The relationship between April and Kenny has been developing this season in some fascinating ways. The two of them have never been a team on this level before, and they're determined to keep things together. But Kenny's default setting is self-sabotage, and his lies to April are starting to get terrifying. If this blows up, he may not survive it. I think he could take the loss of his job and the loss of the fame again, maybe, but the loss of April would be too much for him. If they ever do end up splitting permanently, I'm not sure I could sit through that scene. These guys always go for the most painful and raw and real version of a beat, and if April every truly went nuclear on Kenny, it might be too much to take. Right now, April is so happy, and I think that's what makes the show scary this year. It's taken a long time for her to reach this place with Kenny, and it feels like a tightrope that he's walking, trying to keep himself together so he doesn't destroy this one great thing in his life.

Kenny's "Dangerous Minds" moment is remarkable. It is every horrifying, cringe-worthy "white teacher saving black kids" cliche that Hollywood has ever hard-sold, all wrapped into one grotesque monologue. The entire idea of doing charity work is alien to Kenny, and watching him struggle to do the right thing no matter what the reason is mesmerizing.

Perhaps the biggest reaction I had to the episode was, to my eternal shame, when the clip from "Heartbeeps" came up on the screen. The image of Kenny holding his robot like a baby is already insane enough, but the idea that he's watching "Heartbeeps" with the robot is doubly insane. If you aren't familiar with "Heartbeeps," it's the story of two robots who fall in love and run away, picking up an impromptu robot family en route. That sounds normal, but the film's got the stink of crazy on it from top to bottom, and it's one of those movies that sounds like a dream when you try to really describe it to someone.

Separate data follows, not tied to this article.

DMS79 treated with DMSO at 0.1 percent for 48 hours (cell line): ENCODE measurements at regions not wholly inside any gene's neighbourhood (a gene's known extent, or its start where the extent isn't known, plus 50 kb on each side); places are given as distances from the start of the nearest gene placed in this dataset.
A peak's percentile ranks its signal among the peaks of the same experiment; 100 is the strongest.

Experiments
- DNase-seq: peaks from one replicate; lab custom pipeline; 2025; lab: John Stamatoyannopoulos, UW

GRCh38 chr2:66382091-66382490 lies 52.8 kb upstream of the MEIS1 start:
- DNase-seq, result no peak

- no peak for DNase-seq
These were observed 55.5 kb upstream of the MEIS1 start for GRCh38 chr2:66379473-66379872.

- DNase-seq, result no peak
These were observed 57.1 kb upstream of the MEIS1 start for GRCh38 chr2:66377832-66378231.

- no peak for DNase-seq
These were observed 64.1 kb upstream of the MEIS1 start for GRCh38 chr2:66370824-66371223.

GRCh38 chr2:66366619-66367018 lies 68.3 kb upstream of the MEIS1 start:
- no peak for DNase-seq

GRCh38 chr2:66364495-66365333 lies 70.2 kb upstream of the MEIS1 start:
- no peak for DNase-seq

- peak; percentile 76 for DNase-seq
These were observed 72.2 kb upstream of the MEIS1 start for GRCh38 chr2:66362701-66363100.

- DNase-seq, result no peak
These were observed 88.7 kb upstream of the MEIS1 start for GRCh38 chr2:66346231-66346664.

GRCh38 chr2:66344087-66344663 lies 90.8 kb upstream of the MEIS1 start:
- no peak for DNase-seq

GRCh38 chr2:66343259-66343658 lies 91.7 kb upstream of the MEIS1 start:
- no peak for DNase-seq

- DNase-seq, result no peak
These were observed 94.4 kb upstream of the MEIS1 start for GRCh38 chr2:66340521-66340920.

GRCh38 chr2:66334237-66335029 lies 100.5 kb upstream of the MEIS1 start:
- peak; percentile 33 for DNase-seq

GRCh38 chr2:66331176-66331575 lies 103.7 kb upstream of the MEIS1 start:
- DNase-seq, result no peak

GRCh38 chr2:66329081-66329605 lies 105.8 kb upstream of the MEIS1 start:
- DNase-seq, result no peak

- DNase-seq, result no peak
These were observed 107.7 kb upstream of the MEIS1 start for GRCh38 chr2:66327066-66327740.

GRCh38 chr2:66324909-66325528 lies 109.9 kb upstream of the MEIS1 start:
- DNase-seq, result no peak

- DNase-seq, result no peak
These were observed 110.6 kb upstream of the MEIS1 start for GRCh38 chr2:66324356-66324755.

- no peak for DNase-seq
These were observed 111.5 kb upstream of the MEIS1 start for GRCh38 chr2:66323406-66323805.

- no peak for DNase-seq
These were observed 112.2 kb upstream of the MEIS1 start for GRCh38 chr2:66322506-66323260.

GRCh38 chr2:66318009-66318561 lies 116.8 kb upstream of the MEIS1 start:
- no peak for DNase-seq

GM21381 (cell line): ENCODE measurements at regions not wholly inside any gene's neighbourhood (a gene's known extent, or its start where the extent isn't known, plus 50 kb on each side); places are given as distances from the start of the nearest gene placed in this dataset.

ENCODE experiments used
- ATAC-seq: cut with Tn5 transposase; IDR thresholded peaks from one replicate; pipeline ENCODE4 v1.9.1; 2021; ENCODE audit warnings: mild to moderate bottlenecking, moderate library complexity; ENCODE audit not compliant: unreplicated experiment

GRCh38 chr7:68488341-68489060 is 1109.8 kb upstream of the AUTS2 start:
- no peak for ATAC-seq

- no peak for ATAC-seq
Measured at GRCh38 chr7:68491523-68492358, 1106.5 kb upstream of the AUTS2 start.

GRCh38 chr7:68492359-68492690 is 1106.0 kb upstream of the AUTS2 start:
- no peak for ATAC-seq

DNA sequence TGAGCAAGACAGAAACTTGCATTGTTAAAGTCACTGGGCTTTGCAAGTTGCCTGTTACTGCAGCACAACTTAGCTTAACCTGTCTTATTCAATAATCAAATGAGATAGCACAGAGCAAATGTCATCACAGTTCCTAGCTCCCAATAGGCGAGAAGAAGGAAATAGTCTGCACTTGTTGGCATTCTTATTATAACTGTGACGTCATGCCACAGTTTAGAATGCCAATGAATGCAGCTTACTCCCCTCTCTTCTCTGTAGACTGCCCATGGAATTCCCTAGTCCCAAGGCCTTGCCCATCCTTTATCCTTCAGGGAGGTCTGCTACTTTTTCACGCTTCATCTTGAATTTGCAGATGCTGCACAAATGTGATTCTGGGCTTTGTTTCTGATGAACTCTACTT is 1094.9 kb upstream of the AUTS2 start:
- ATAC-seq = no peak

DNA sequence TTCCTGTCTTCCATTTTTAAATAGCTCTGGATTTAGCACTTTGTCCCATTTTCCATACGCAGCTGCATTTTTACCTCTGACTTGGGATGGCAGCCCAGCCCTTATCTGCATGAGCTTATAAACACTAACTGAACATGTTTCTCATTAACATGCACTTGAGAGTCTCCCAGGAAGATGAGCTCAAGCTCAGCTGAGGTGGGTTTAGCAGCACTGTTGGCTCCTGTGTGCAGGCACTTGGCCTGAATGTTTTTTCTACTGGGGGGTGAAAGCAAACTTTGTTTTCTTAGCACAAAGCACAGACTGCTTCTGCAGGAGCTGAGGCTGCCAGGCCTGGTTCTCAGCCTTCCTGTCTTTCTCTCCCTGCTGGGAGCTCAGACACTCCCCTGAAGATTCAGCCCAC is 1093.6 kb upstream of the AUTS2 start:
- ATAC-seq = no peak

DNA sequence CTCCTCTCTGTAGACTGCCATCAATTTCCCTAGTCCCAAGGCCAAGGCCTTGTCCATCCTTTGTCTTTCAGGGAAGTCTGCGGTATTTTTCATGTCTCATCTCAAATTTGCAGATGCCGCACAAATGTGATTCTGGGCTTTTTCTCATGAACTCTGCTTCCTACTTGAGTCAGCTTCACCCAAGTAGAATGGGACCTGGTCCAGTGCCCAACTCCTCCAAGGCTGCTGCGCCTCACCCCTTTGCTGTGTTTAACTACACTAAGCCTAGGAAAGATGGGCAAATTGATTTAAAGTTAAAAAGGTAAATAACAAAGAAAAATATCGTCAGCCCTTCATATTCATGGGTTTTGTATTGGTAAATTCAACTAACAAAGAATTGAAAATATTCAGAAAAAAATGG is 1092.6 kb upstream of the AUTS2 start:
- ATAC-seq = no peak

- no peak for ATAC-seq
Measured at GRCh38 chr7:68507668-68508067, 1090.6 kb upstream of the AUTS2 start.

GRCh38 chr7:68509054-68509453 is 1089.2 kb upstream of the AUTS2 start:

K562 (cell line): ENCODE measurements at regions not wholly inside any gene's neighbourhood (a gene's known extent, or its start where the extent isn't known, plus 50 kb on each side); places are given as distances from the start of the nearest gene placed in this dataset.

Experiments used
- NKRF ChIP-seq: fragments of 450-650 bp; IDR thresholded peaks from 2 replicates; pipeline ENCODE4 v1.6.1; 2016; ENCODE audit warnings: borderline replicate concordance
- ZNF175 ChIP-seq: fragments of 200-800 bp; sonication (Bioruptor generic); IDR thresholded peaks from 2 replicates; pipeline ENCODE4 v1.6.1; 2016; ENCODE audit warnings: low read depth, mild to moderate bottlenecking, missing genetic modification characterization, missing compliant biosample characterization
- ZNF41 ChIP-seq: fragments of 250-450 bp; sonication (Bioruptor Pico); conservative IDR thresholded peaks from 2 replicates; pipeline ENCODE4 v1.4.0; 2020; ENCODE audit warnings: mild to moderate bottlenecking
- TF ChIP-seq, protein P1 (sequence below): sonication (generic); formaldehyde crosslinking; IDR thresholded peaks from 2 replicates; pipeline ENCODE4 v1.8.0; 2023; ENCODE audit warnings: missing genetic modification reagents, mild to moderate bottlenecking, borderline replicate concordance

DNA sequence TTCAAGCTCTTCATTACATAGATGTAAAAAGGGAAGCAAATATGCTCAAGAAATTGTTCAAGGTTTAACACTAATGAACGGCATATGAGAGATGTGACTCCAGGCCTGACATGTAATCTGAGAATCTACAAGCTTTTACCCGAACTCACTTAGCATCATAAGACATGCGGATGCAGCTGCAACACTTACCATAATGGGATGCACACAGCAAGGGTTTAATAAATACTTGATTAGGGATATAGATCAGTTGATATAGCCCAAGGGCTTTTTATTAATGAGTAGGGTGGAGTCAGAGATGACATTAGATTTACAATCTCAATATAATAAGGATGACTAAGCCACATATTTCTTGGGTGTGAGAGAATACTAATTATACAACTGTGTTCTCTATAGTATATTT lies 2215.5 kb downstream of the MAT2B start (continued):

Tim Heidecker finally goes off like a bomb in this one. He could easily destroy Kenny if he was able to see just how ready Kenny is to go to war, but he makes the mistake of telling Kenny what leverage he has over him and then not using it immediately, Kenny has enough time to make a strategy, and he's damn near superhuman when it comes to bullshit. He doesn't stand a chance against Kenny, and I think Heidecker's performance this week is spot-on.

Kenny seems like he's aware of who Guy Young really is, and in the next few episodes, we'll see if Kenny is going to protect himself or if he's going to let himself be run over by Guy. If nothing else, it appears that we see Toby make a choice this week to be the alpha, and considering the groundwork they've laid all season long, this might turn out to be a lesson Kenny regrets teaching his boy.

I cannot emphasize this strongly enough. "Eastbound & Down" is currently airing its fourth season on Sunday nights on HBO, and they are positively killing it.